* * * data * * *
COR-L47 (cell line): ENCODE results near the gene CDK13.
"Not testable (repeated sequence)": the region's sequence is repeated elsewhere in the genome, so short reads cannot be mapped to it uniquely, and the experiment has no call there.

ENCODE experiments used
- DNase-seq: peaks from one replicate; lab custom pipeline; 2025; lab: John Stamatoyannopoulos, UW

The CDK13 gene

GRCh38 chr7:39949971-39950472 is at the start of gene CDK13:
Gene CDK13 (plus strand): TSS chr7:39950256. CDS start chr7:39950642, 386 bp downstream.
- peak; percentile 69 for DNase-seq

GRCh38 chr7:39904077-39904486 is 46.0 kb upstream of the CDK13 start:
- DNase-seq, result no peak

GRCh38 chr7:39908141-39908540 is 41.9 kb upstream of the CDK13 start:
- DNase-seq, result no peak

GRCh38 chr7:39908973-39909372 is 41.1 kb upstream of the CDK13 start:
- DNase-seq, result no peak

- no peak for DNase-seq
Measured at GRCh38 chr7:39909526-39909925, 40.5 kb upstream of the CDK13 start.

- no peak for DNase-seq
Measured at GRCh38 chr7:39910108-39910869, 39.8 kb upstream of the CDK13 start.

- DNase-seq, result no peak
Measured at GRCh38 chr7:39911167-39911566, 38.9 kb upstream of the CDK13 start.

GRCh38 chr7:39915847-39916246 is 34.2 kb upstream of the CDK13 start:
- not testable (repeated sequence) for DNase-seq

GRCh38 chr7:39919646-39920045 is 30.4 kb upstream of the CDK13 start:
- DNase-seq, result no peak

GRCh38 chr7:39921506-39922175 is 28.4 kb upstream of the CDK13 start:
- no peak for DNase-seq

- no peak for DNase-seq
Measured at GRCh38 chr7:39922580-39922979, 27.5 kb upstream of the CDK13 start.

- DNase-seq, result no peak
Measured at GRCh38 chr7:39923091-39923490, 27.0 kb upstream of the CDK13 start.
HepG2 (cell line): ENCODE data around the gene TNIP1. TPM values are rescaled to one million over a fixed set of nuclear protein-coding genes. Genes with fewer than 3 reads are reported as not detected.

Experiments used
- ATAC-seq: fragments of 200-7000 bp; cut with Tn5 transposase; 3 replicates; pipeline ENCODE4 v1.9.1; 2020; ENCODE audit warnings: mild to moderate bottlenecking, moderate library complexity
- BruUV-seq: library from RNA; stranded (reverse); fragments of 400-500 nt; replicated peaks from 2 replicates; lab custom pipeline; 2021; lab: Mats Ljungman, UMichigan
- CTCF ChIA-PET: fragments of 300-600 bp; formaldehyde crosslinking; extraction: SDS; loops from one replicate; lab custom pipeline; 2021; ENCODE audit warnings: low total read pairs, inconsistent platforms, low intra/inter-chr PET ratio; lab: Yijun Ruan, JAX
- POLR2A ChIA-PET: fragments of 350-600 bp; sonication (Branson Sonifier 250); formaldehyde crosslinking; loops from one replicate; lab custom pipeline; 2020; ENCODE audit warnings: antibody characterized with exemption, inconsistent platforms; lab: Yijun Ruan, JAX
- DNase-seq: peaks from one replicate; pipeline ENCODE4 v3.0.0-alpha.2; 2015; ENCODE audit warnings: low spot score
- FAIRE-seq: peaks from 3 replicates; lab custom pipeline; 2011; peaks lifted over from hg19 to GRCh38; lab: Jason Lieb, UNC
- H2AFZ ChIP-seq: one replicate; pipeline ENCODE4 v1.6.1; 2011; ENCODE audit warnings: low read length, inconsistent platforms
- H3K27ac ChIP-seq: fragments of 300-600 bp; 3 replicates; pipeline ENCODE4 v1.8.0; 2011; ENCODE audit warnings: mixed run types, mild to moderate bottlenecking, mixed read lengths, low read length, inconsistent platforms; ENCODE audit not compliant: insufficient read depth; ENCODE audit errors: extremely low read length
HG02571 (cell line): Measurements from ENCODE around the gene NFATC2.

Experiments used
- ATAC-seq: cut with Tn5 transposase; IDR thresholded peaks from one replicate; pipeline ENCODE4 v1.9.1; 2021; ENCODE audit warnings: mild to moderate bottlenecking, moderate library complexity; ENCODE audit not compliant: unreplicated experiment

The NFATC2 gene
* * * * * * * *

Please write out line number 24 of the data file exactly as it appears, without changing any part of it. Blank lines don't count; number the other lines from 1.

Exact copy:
- DNase-seq, result no peak